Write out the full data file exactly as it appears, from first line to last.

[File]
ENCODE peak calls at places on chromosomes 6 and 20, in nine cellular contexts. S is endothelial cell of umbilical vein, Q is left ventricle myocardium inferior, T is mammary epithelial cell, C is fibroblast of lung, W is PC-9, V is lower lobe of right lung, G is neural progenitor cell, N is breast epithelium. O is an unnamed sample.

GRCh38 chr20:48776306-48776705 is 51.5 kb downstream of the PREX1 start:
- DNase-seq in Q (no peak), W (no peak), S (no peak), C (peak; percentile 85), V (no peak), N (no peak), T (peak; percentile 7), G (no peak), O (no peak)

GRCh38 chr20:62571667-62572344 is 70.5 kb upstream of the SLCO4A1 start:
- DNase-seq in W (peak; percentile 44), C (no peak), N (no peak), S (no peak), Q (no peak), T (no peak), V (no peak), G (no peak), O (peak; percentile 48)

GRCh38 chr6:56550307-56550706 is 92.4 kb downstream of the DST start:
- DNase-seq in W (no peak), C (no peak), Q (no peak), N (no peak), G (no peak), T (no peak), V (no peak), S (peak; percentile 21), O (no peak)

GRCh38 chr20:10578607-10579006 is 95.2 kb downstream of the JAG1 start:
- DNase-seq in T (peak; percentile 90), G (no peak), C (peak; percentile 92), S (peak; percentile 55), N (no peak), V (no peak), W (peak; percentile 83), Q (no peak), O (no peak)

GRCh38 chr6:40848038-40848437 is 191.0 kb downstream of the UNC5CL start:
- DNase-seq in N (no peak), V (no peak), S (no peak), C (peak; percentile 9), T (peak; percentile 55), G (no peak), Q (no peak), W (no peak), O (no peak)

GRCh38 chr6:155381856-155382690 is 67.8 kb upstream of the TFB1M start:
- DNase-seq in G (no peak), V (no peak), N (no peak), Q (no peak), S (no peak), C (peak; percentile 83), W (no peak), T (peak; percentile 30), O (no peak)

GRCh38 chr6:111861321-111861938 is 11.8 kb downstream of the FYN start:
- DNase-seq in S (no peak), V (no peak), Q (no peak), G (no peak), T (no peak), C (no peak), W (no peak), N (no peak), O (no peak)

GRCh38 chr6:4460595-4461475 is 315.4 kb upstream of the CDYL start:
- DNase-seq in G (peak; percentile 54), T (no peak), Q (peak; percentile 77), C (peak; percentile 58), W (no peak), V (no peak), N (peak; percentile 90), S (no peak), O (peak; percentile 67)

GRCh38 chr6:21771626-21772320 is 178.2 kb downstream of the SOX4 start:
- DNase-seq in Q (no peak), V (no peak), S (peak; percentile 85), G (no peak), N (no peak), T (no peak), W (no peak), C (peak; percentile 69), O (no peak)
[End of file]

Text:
ENCODE peak calls at places on chromosomes 6 and 20, in nine cellular contexts. S is endothelial cell of umbilical vein, Q is left ventricle myocardium inferior, T is mammary epithelial cell, C is fibroblast of lung, W is PC-9, V is lower lobe of right lung, G is neural progenitor cell, N is breast epithelium. O is an unnamed sample.

GRCh38 chr20:48776306-48776705 is 51.5 kb downstream of the PREX1 start:
- DNase-seq in Q (no peak), W (no peak), S (no peak), C (peak; percentile 85), V (no peak), N (no peak), T (peak; percentile 7), G (no peak), O (no peak)

GRCh38 chr20:62571667-62572344 is 70.5 kb upstream of the SLCO4A1 start:
- DNase-seq in W (peak; percentile 44), C (no peak), N (no peak), S (no peak), Q (no peak), T (no peak), V (no peak), G (no peak), O (peak; percentile 48)

GRCh38 chr6:56550307-56550706 is 92.4 kb downstream of the DST start:
- DNase-seq in W (no peak), C (no peak), Q (no peak), N (no peak), G (no peak), T (no peak), V (no peak), S (peak; percentile 21), O (no peak)

GRCh38 chr20:10578607-10579006 is 95.2 kb downstream of the JAG1 start:
- DNase-seq in T (peak; percentile 90), G (no peak), C (peak; percentile 92), S (peak; percentile 55), N (no peak), V (no peak), W (peak; percentile 83), Q (no peak), O (no peak)

GRCh38 chr6:40848038-40848437 is 191.0 kb downstream of the UNC5CL start:
- DNase-seq in N (no peak), V (no peak), S (no peak), C (peak; percentile 9), T (peak; percentile 55), G (no peak), Q (no peak), W (no peak), O (no peak)

GRCh38 chr6:155381856-155382690 is 67.8 kb upstream of the TFB1M start:
- DNase-seq in G (no peak), V (no peak), N (no peak), Q (no peak), S (no peak), C (peak; percentile 83), W (no peak), T (peak; percentile 30), O (no peak)

GRCh38 chr6:111861321-111861938 is 11.8 kb downstream of the FYN start:
- DNase-seq in S (no peak), V (no peak), Q (no peak), G (no peak), T (no peak), C (no peak), W (no peak), N (no peak), O (no peak)

GRCh38 chr6:4460595-4461475 is 315.4 kb upstream of the CDYL start:
- DNase-seq in G (peak; percentile 54), T (no peak), Q (peak; percentile 77), C (peak; percentile 58), W (no peak), V (no peak), N (peak; percentile 90), S (no peak), O (peak; percentile 67)

GRCh38 chr6:21771626-21772320 is 178.2 kb downstream of the SOX4 start:
- DNase-seq in Q (no peak), V (no peak), S (peak; percentile 85), G (no peak), N (no peak), T (no peak), W (no peak), C (peak; percentile 69), O (no peak)